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Social Media Communicators Don’t Read Cluetrain

“There’s no market for messages”

One thing has become readily apparent to me: Most social media communicators, “personal brands” (snort) and social media experts have neglected to read the Cluetrain Manifesto. Whether you agree with the principles in this book or not, in my mind it should be mandatory reading for anyone who conducts business communications on the Internet.


Many a social media consultant or online communicator have confided in me that they have not read the Cluetrain Manifesto. To me that’s as unforgivable as practicing law without a J.D. or practicing medicine without going to medical school and internships.

Cluetrain captures the essence of the uncontrolled business environment and they need to provide authentic, real dialogue based around the market’s needs. Without understand the fundamental dynamics of the social media form and the inherently uncontrived conversations it inspires, communicators are lost in the darkness.

At bare minimum communicators should read the opening salvo of 95 theses that comprise the Cluetrain Manifesto, Christopher Locke‘s chapter, “Internet Apocalypso, and Doc Searls and David Weinberger‘s contribution, “Markets Are Conversations.”

It get backs to community concepts which are at the heart of Now Is Gone. In many ways, Now Is Gone is the direct product of the Internet and Cluetrain’s unrelenting view that controlled and contrived business brand messages — personal or corporate — have no place on the Internet. Consider the boiled down thesis of the book and its seven principles of community development.

For me Cluetrain represents a great hope: That business can be done differently. The Internet and social media can become the elixir to revolutionize our corporate cultures of exploitation, and refocus it on social good, causes, and service to actual markets.

One of the reasons the whole personal branding movement disturbs me is that most personal branders are in actuality exploiting these tools to foster a new conversational, self-centered hucksterism that makes me sick. It’s not genuine or real, and I don’t want any part of it. Add your genuine personality to the conversation, not a contrived self image.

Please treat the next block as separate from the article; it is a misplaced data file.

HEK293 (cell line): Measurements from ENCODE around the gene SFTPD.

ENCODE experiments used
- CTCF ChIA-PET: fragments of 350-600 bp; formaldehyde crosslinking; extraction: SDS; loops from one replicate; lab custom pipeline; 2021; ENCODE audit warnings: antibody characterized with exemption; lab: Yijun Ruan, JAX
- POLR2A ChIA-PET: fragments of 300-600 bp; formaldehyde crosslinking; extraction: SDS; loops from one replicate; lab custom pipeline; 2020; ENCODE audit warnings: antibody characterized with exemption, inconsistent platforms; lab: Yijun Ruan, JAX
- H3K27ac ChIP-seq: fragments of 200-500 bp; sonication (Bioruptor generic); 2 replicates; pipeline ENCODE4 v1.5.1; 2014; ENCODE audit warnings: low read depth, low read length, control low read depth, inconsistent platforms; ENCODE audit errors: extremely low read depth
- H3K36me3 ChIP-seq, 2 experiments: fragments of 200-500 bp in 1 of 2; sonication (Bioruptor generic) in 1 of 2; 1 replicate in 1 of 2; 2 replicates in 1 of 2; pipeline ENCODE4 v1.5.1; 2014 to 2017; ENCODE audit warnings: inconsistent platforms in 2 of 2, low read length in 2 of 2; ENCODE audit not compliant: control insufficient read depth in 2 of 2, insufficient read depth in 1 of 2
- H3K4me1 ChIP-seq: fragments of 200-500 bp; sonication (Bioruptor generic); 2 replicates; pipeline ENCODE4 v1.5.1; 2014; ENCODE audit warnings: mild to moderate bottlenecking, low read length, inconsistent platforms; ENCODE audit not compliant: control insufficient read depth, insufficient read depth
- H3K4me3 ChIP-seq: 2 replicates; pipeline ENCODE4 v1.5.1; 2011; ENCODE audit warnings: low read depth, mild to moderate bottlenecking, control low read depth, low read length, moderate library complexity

Here are my favorite 10 of the 95 theses from Cluetrain:

3) Conversations among human beings sound human. They are conducted in a human voice.

25) Companies need to come down from their Ivory Towers and talk to the people with whom they hope to create relationships.

26) Public relations does not relate to the public. Companies are deeply afraid of their markets.

33) Learning to speak with a human voice is not a parlor trick. It can’t be “picked up” at some tony conference.

34) To speak in a human voice, companies must share the concerns of their communities.

35) But first they must belong to a community.

61) Sadly, the part of the company a networked market wants to talk to is usually hidden behind a smokescreen of hucksterism, of language that rings false — and often is.

62) marketers do not want to talk to flacks and hucksters. They want to participate in the conversations going on behind the corporate firewall.

83) We want you to take 50 million of us as seriously as you take one reporter from THE WALL STREET JOURNAL

91) Our allegiance is to ourselves — our friends, our new allies and acquaintances, even our sparring partners. Companies that have no part in this world, also have no future.

About Geoff Livingston:

13 Comments on “Social Media Communicators Don’t Read Cluetrain

  1.  by  SpaceyG

    Yes I agree, and social media “experts” such as Chris Brogan need to learn to keep their social commitments. Bailing out on speaking engagements at the last minute doesn’t fly down south. Very bad form, and they’ll talk about you behind your back like nobody’s business when you do shit like that.

    When he, Chris Brogan, bailed on the very hideous, huckster-ridden Atlanta ITEC yesterday, I was forced to wander the measly two aisles in search of decent schwag… like some beggar woman in Marc Jacobs. It was loot the booths or listen to droning, insufferable sales pitches from backwater software white men from Mississippi calling women in IT “girls” in their speeches (I swear this is all true), or robotrons from dumb-ass companies pitching silly products that are mostly things you can find free on the Internets – under the guise of having “conversations.” They wouldn’t know an interesting conversation if one ran ’em over in their Ducati.

    The whole experience left me even more bitter and twisted. As if that was possible. And it’s all the fault of Chris Brogan’s issues with commitment.

    Read all the “visionary” non-fiction books you want (and the harpy detractors and dispellees like Keen), but basic etiquette trumps, well, mostly everything.